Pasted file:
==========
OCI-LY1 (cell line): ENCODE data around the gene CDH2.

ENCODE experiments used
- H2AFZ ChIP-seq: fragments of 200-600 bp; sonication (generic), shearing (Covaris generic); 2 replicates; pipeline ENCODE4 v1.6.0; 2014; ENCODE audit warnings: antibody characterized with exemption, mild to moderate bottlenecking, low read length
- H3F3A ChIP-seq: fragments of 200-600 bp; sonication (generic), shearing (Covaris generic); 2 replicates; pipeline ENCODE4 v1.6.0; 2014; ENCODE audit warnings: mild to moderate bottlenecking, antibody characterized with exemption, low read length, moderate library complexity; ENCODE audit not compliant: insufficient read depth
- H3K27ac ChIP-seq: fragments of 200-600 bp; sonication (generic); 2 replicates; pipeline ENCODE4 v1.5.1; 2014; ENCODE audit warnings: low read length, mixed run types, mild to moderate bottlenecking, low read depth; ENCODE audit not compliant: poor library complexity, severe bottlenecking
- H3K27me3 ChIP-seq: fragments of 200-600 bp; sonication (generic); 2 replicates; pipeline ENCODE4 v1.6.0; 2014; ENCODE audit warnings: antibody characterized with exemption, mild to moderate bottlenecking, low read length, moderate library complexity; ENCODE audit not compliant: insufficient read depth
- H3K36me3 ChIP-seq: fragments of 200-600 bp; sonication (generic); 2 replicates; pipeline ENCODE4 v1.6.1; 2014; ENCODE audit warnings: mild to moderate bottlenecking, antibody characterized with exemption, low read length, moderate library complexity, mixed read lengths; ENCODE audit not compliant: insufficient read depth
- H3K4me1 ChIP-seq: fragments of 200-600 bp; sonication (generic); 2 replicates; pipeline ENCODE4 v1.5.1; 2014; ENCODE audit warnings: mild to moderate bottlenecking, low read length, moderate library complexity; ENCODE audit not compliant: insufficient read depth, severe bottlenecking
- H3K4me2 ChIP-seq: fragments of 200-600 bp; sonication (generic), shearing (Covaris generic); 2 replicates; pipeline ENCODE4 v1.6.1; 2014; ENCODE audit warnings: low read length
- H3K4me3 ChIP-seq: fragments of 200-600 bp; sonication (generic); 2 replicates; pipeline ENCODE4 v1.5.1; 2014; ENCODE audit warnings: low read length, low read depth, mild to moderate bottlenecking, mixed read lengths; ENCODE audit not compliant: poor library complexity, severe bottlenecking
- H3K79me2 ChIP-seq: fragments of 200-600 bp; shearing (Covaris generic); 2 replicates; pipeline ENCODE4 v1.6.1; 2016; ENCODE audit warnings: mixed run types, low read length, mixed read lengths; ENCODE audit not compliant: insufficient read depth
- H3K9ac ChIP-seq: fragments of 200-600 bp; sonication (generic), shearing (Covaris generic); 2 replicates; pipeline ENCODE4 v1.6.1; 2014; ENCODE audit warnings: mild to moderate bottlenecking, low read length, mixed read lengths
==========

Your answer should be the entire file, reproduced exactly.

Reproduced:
OCI-LY1 (cell line): ENCODE data around the gene CDH2.

ENCODE experiments used
- H2AFZ ChIP-seq: fragments of 200-600 bp; sonication (generic), shearing (Covaris generic); 2 replicates; pipeline ENCODE4 v1.6.0; 2014; ENCODE audit warnings: antibody characterized with exemption, mild to moderate bottlenecking, low read length
- H3F3A ChIP-seq: fragments of 200-600 bp; sonication (generic), shearing (Covaris generic); 2 replicates; pipeline ENCODE4 v1.6.0; 2014; ENCODE audit warnings: mild to moderate bottlenecking, antibody characterized with exemption, low read length, moderate library complexity; ENCODE audit not compliant: insufficient read depth
- H3K27ac ChIP-seq: fragments of 200-600 bp; sonication (generic); 2 replicates; pipeline ENCODE4 v1.5.1; 2014; ENCODE audit warnings: low read length, mixed run types, mild to moderate bottlenecking, low read depth; ENCODE audit not compliant: poor library complexity, severe bottlenecking
- H3K27me3 ChIP-seq: fragments of 200-600 bp; sonication (generic); 2 replicates; pipeline ENCODE4 v1.6.0; 2014; ENCODE audit warnings: antibody characterized with exemption, mild to moderate bottlenecking, low read length, moderate library complexity; ENCODE audit not compliant: insufficient read depth
- H3K36me3 ChIP-seq: fragments of 200-600 bp; sonication (generic); 2 replicates; pipeline ENCODE4 v1.6.1; 2014; ENCODE audit warnings: mild to moderate bottlenecking, antibody characterized with exemption, low read length, moderate library complexity, mixed read lengths; ENCODE audit not compliant: insufficient read depth
- H3K4me1 ChIP-seq: fragments of 200-600 bp; sonication (generic); 2 replicates; pipeline ENCODE4 v1.5.1; 2014; ENCODE audit warnings: mild to moderate bottlenecking, low read length, moderate library complexity; ENCODE audit not compliant: insufficient read depth, severe bottlenecking
- H3K4me2 ChIP-seq: fragments of 200-600 bp; sonication (generic), shearing (Covaris generic); 2 replicates; pipeline ENCODE4 v1.6.1; 2014; ENCODE audit warnings: low read length
- H3K4me3 ChIP-seq: fragments of 200-600 bp; sonication (generic); 2 replicates; pipeline ENCODE4 v1.5.1; 2014; ENCODE audit warnings: low read length, low read depth, mild to moderate bottlenecking, mixed read lengths; ENCODE audit not compliant: poor library complexity, severe bottlenecking
- H3K79me2 ChIP-seq: fragments of 200-600 bp; shearing (Covaris generic); 2 replicates; pipeline ENCODE4 v1.6.1; 2016; ENCODE audit warnings: mixed run types, low read length, mixed read lengths; ENCODE audit not compliant: insufficient read depth
- H3K9ac ChIP-seq: fragments of 200-600 bp; sonication (generic), shearing (Covaris generic); 2 replicates; pipeline ENCODE4 v1.6.1; 2014; ENCODE audit warnings: mild to moderate bottlenecking, low read length, mixed read lengths